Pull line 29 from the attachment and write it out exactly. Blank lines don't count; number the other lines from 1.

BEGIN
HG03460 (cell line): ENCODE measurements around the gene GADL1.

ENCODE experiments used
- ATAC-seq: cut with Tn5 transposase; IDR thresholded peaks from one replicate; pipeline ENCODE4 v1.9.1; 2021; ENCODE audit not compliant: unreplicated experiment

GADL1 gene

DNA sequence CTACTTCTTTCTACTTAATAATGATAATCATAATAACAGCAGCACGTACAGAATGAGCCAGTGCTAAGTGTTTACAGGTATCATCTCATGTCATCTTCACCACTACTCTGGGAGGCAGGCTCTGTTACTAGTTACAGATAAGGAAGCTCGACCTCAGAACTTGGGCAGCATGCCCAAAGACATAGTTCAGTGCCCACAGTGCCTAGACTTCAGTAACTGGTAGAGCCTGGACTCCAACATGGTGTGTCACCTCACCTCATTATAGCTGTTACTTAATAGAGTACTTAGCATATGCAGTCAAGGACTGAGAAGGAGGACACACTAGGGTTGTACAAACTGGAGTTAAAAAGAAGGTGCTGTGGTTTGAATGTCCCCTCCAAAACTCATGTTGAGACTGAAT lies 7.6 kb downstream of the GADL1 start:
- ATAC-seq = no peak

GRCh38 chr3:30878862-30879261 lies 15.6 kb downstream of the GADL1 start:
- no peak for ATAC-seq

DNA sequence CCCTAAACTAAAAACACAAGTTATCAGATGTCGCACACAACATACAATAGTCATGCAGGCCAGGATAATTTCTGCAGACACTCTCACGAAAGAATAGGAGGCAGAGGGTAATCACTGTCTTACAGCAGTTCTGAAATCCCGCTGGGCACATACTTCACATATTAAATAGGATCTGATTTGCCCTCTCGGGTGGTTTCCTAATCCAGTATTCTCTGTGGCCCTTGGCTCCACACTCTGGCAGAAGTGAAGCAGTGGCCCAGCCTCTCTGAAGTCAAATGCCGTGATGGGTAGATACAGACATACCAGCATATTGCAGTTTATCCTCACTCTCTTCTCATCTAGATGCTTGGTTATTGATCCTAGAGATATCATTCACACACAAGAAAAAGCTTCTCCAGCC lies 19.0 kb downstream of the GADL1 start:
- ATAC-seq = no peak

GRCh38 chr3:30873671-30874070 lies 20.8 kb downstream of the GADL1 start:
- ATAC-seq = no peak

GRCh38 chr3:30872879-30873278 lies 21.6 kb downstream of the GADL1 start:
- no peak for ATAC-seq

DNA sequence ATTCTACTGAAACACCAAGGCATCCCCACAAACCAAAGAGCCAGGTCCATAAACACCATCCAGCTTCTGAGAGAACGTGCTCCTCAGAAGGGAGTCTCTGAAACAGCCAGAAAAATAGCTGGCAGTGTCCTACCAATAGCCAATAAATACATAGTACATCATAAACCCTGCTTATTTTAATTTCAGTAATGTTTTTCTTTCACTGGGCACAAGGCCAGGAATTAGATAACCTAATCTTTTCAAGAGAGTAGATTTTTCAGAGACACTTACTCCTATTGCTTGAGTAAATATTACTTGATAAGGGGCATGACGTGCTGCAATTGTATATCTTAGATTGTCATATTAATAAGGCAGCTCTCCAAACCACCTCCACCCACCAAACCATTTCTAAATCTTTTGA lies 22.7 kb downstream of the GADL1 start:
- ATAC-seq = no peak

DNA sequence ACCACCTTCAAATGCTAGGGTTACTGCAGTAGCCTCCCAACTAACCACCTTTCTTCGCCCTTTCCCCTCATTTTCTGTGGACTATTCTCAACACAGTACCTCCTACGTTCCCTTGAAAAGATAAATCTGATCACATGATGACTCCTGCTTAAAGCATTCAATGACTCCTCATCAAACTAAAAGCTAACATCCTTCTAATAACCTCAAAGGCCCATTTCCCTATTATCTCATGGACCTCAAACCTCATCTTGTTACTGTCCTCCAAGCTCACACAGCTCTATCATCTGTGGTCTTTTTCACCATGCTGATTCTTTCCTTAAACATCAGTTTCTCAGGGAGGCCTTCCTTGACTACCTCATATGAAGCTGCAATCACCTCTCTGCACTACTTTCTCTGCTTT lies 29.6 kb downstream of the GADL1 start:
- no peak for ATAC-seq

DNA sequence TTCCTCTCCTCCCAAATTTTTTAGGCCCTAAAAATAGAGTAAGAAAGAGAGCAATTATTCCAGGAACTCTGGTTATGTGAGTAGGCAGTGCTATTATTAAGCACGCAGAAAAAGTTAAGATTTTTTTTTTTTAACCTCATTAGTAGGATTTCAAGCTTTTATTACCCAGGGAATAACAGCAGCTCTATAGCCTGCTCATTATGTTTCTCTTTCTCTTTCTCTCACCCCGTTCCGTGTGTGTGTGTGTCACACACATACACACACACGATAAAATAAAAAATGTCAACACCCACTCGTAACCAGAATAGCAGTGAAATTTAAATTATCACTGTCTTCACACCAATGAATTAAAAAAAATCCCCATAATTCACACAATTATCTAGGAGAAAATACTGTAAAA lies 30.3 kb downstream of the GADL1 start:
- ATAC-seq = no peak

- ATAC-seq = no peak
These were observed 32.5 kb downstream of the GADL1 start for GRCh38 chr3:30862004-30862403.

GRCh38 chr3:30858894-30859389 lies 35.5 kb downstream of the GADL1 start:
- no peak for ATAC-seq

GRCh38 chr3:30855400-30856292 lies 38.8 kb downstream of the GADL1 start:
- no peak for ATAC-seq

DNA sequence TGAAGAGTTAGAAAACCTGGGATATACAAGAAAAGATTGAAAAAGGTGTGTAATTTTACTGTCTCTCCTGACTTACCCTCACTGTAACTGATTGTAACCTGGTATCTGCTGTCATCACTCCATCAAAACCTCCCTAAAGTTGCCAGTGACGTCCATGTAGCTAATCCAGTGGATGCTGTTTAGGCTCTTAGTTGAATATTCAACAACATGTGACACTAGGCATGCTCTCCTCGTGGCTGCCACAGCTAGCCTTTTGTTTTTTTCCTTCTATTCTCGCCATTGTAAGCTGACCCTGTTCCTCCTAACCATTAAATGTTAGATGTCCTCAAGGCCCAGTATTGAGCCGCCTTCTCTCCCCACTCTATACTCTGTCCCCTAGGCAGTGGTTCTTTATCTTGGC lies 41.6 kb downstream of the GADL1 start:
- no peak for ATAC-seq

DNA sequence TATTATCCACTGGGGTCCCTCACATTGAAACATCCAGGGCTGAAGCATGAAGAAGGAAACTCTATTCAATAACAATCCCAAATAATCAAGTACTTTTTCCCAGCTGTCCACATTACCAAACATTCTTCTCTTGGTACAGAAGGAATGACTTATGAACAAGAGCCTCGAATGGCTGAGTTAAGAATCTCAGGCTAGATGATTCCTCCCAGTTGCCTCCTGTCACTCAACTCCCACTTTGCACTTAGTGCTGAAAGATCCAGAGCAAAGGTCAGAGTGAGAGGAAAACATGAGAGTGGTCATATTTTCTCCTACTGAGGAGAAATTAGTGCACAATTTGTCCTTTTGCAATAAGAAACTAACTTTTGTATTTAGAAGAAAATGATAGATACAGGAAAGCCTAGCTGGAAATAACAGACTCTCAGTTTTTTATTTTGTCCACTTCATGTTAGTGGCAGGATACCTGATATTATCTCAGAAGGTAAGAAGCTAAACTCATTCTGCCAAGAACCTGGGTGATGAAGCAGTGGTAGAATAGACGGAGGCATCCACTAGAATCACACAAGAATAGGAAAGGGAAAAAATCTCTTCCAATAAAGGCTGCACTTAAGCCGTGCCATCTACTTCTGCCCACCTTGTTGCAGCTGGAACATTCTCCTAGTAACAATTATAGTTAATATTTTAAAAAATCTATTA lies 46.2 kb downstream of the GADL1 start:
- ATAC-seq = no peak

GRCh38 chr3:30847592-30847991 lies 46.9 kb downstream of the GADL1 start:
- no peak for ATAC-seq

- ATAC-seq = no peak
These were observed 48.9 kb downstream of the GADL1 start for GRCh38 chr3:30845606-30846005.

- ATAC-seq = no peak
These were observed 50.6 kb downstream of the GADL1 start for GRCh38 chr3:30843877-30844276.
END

DNA sequence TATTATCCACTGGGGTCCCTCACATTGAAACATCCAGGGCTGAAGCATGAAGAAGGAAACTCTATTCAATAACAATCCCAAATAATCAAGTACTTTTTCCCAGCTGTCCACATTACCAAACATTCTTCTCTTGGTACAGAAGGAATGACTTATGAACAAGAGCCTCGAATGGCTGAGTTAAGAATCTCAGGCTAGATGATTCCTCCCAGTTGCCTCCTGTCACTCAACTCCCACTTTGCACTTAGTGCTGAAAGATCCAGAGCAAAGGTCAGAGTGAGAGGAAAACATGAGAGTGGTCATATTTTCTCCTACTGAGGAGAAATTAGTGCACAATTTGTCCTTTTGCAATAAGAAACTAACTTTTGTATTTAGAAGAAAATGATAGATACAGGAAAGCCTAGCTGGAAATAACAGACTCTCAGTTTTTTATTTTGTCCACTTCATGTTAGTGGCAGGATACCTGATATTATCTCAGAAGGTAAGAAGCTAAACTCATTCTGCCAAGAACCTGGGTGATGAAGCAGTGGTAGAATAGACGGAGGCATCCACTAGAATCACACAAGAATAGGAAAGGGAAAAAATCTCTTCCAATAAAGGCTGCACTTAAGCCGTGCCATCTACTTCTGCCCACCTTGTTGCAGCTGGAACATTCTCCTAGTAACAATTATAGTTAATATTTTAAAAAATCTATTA lies 46.2 kb downstream of the GADL1 start: